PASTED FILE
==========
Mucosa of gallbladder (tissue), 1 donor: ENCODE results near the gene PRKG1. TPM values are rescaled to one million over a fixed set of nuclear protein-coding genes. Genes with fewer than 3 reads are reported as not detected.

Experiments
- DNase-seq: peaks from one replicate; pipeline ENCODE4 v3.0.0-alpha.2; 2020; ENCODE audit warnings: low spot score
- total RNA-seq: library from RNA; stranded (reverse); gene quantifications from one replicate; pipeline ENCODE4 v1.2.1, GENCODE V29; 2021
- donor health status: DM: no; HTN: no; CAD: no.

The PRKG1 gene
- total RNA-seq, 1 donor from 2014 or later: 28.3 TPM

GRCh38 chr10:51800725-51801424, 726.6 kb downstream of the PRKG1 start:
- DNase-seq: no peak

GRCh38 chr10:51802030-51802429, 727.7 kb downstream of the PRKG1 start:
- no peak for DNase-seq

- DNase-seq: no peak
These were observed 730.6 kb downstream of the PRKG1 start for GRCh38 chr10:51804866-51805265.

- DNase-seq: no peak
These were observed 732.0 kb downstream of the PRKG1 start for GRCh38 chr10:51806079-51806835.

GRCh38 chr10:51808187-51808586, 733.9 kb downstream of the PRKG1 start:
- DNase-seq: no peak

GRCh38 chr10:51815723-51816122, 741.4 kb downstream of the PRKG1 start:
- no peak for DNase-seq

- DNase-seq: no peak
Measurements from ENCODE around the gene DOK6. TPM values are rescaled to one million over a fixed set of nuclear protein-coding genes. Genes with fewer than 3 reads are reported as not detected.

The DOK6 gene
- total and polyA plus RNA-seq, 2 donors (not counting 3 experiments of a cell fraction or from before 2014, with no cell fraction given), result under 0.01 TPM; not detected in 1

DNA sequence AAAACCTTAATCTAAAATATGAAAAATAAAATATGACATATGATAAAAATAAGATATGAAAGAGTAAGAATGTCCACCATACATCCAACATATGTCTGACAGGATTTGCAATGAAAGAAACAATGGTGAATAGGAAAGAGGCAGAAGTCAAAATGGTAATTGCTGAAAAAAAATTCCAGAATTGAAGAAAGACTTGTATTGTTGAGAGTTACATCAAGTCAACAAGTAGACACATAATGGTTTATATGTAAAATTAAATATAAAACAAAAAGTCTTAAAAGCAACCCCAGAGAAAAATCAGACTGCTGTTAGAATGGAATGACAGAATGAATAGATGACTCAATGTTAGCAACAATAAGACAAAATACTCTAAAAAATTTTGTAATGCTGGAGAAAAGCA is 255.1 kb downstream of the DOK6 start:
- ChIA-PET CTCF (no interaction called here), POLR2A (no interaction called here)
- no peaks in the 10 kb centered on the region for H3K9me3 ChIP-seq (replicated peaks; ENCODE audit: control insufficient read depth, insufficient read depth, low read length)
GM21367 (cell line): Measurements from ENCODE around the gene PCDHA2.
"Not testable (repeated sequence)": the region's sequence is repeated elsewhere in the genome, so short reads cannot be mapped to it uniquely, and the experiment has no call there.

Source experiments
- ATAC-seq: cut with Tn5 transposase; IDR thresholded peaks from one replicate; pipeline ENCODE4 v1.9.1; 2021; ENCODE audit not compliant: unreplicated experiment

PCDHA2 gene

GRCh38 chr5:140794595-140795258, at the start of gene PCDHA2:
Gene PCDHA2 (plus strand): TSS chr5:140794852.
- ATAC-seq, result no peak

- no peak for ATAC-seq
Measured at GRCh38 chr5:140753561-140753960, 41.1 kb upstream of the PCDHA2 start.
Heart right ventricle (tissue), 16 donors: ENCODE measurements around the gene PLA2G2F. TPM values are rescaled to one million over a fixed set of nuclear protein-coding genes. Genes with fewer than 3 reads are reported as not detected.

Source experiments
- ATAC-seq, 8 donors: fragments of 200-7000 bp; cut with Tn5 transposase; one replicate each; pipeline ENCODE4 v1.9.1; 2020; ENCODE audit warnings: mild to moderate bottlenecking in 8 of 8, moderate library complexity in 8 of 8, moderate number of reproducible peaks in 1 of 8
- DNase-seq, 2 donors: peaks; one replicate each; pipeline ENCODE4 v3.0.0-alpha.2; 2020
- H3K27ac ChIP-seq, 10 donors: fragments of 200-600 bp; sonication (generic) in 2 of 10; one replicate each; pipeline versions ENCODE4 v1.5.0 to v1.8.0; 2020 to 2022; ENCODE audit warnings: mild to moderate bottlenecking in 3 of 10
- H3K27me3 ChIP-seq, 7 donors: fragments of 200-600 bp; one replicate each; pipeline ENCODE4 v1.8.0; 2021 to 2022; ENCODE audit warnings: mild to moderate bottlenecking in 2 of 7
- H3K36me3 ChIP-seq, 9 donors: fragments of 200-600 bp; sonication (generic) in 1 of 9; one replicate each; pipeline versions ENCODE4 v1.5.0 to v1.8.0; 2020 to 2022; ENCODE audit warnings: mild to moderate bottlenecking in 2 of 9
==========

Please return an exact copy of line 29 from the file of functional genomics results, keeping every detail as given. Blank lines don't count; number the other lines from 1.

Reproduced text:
Source experiments